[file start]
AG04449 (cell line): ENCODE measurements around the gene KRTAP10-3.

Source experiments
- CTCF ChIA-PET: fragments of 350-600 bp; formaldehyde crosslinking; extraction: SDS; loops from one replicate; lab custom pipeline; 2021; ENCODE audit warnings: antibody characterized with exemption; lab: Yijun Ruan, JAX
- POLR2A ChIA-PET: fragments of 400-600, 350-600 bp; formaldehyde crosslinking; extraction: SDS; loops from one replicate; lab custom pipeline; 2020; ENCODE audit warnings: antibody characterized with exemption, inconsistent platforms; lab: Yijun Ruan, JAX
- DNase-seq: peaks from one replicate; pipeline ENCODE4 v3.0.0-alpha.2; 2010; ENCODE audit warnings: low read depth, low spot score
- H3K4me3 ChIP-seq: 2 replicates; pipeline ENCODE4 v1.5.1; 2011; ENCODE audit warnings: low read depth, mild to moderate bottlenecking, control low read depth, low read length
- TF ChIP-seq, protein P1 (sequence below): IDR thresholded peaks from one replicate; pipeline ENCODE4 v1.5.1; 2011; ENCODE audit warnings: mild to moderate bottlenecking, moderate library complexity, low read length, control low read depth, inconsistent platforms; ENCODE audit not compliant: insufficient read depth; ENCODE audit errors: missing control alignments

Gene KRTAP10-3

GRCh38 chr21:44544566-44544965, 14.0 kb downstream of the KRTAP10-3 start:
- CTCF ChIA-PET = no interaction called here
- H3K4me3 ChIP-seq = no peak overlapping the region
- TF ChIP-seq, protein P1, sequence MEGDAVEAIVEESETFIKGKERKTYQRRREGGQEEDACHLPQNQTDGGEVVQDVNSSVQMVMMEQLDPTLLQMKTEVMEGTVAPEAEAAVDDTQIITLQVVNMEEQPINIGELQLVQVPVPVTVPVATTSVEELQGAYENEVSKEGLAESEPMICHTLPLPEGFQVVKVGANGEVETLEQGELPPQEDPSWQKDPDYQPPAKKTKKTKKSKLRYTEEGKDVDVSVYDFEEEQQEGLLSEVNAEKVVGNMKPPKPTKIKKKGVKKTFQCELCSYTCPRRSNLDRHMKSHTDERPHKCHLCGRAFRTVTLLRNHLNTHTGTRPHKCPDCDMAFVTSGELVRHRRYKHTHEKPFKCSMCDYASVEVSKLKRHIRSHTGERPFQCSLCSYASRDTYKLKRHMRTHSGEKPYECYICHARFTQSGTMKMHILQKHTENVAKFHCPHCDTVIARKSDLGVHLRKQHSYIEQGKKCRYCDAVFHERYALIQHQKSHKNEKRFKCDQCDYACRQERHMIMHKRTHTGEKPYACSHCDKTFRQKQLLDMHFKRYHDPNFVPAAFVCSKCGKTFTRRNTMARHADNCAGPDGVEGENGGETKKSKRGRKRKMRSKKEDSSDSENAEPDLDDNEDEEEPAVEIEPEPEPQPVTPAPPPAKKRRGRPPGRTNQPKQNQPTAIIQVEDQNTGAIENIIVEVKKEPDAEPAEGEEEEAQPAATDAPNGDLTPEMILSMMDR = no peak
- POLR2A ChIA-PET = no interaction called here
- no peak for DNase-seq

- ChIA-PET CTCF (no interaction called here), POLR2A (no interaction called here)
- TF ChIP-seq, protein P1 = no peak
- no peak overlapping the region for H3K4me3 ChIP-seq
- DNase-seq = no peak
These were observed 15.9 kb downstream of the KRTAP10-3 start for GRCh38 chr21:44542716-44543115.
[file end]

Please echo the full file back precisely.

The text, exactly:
AG04449 (cell line): ENCODE measurements around the gene KRTAP10-3.

Source experiments
- CTCF ChIA-PET: fragments of 350-600 bp; formaldehyde crosslinking; extraction: SDS; loops from one replicate; lab custom pipeline; 2021; ENCODE audit warnings: antibody characterized with exemption; lab: Yijun Ruan, JAX
- POLR2A ChIA-PET: fragments of 400-600, 350-600 bp; formaldehyde crosslinking; extraction: SDS; loops from one replicate; lab custom pipeline; 2020; ENCODE audit warnings: antibody characterized with exemption, inconsistent platforms; lab: Yijun Ruan, JAX
- DNase-seq: peaks from one replicate; pipeline ENCODE4 v3.0.0-alpha.2; 2010; ENCODE audit warnings: low read depth, low spot score
- H3K4me3 ChIP-seq: 2 replicates; pipeline ENCODE4 v1.5.1; 2011; ENCODE audit warnings: low read depth, mild to moderate bottlenecking, control low read depth, low read length
- TF ChIP-seq, protein P1 (sequence below): IDR thresholded peaks from one replicate; pipeline ENCODE4 v1.5.1; 2011; ENCODE audit warnings: mild to moderate bottlenecking, moderate library complexity, low read length, control low read depth, inconsistent platforms; ENCODE audit not compliant: insufficient read depth; ENCODE audit errors: missing control alignments

Gene KRTAP10-3

GRCh38 chr21:44544566-44544965, 14.0 kb downstream of the KRTAP10-3 start:
- CTCF ChIA-PET = no interaction called here
- H3K4me3 ChIP-seq = no peak overlapping the region
- TF ChIP-seq, protein P1, sequence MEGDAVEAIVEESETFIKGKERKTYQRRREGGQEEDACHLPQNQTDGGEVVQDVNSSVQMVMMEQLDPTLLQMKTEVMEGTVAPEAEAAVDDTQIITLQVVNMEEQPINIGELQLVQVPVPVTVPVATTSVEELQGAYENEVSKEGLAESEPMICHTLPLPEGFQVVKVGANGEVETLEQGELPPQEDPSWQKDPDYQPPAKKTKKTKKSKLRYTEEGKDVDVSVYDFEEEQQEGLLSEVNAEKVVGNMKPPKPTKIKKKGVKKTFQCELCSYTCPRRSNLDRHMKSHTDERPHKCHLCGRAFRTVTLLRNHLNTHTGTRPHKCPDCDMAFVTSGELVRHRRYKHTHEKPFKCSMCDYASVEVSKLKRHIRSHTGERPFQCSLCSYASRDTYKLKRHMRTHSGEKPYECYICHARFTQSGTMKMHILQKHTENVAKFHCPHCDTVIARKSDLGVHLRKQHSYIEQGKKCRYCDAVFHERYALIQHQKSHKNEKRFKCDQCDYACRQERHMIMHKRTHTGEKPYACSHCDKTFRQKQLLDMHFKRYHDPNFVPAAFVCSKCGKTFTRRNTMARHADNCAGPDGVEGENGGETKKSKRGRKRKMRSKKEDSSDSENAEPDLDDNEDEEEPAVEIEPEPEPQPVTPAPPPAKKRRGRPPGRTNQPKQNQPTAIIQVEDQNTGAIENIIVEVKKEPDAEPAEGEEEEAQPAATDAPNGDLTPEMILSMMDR = no peak
- POLR2A ChIA-PET = no interaction called here
- no peak for DNase-seq

- ChIA-PET CTCF (no interaction called here), POLR2A (no interaction called here)
- TF ChIP-seq, protein P1 = no peak
- no peak overlapping the region for H3K4me3 ChIP-seq
- DNase-seq = no peak
These were observed 15.9 kb downstream of the KRTAP10-3 start for GRCh38 chr21:44542716-44543115.